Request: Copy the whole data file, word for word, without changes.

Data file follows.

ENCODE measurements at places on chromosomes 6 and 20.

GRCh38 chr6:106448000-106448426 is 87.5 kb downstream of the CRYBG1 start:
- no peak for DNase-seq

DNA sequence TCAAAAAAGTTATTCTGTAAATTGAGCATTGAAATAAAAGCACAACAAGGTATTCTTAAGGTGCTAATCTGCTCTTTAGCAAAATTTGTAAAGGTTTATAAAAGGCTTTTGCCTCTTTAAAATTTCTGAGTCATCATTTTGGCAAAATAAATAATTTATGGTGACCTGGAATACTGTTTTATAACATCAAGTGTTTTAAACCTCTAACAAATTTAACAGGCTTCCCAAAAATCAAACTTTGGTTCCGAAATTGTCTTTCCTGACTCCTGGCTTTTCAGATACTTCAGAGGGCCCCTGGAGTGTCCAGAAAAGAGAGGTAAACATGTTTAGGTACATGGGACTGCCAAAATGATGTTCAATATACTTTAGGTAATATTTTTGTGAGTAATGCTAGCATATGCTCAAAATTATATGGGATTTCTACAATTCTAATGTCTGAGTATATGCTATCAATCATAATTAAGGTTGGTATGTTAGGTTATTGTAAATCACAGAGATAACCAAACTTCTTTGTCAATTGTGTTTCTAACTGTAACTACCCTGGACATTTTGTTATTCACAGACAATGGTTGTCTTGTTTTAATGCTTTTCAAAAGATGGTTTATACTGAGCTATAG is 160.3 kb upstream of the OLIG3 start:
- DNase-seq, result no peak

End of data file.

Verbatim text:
ENCODE measurements at places on chromosomes 6 and 20.

GRCh38 chr6:106448000-106448426 is 87.5 kb downstream of the CRYBG1 start:
- no peak for DNase-seq

DNA sequence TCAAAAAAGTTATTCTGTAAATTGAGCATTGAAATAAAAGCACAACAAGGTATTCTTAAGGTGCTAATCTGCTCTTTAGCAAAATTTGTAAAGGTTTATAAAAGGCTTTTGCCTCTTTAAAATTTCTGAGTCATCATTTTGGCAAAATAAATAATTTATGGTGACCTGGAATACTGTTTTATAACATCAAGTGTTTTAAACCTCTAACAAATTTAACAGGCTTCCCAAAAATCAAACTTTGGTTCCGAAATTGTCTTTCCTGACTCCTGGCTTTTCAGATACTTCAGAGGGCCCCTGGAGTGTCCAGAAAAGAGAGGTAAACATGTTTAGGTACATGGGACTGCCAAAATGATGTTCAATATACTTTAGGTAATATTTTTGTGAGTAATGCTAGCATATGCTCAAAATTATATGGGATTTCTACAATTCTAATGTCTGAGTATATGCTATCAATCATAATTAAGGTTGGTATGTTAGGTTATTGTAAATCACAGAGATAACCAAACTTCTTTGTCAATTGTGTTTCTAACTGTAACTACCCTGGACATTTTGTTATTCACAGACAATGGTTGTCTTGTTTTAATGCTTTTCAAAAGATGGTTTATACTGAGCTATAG is 160.3 kb upstream of the OLIG3 start:
- DNase-seq, result no peak